Council scholarship recipient Saree Behm has been adapting all her life. Born in China, she was adopted from an orphanage at age 6. Saree never attended school while she was in China. She entered first grade in Janesville. While she spoke no English, “I was pretty quick to learn the language,” she says. She also remembers that even at the start of her U.S. education, she was fortunate to be surrounded by caring teachers and specialists.
“I had a wonderful classroom teacher and a great special teacher who helped me to deal with my vision loss all my years in public school,” Saree says.
Now in her junior year at UW-Whitewater, the Dean’s List student continues to adapt and to be resilient—in both her student life and her personal life. COVID cost her family dearly. During October of her freshman year, both her parents contracted the virus. Her mother endured mild symptoms and recovered. “But my dad got really sick and had to be hospitalized,” Saree says. After 19 days in the hospital, the last seven on a ventilator, her father died.
While she still grieves, the experience caused her to take stock of her life and her goals. Saree entered college intending to become a teacher. She believes that if her father had survived, she would have stayed with that plan…and that it would have been a mistake. She caught that mistake when her self-inventory revealed deeper desires.
“I changed my degree,” she says. “I loved making lesson plans and working with the kids, but I wanted to do it as a job, not for a career.” Saree is now in a corporate health management major.
While the change in major pushed her graduation date further into the future, her decision is an example of Saree’s ability to adapt her plans and follow through on them. She’s known on the Whitewater campus for helping fellow students do the same.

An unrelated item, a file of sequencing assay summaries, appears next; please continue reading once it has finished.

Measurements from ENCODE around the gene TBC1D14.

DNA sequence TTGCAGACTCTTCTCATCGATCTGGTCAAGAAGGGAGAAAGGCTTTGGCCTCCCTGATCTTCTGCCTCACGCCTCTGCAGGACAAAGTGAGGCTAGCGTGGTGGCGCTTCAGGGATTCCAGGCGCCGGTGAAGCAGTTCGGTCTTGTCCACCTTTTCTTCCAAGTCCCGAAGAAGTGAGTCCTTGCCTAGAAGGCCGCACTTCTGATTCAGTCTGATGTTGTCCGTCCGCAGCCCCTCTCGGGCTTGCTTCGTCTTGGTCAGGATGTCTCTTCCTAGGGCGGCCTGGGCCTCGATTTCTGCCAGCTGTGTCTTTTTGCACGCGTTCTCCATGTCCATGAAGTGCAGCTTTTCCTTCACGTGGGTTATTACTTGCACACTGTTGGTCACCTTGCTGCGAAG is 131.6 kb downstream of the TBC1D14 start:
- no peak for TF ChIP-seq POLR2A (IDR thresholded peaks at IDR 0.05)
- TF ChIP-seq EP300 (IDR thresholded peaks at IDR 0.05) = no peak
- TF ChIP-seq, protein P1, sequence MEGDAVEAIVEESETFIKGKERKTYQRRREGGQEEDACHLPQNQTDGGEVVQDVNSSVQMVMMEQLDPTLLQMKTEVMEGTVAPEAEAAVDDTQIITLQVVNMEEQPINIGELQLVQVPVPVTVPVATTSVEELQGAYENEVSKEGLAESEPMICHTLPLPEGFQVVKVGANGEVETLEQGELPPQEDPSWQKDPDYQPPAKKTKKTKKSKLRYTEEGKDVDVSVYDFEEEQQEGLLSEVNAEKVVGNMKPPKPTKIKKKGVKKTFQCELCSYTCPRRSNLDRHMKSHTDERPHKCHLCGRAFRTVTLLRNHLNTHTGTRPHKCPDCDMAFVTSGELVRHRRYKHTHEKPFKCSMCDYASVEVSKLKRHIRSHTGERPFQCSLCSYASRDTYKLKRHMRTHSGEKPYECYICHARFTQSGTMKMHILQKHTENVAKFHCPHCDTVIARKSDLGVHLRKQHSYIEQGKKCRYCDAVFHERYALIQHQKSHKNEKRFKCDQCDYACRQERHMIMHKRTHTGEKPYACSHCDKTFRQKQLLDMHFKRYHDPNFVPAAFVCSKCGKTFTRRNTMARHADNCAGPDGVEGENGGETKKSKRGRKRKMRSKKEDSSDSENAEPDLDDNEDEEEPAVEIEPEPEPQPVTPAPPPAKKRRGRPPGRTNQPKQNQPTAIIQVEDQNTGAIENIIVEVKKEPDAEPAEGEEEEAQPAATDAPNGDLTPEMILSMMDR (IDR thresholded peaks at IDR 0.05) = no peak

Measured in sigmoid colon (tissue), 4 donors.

“Her eagerness to learn is easy to see in her lively and curious personality,” says former UW-Whitewater Students with Disabilities staffer Janet Ley. “Saree has served as a campus assistant and frontline ambassador for our campus and works well with students of all ages.” Ley adds that the Council made a wise choice in supporting Saree with a scholarship. “I believe the best investment of scholarship money is with students who have already proven themselves successful in a university environment.”
When asked what advice she would give to a student with a disability who is considering going to college, Saree says, “Remember why you want to go to college. Look at the long-term goal. Don’t make drastic decisions based on what you’re feeling in the moment.”
Saree is grateful for the Council’s scholarship support. “It’s helped me tremendously,” she says. “It’s helped my confidence. It’s helped me pay off debt. As a student with a visual disability, I needed more help with adaptive technology and just paying off the expenses in general. It also came in handy when I changed my major. I so appreciate it and I’m so thankful for the opportunity.”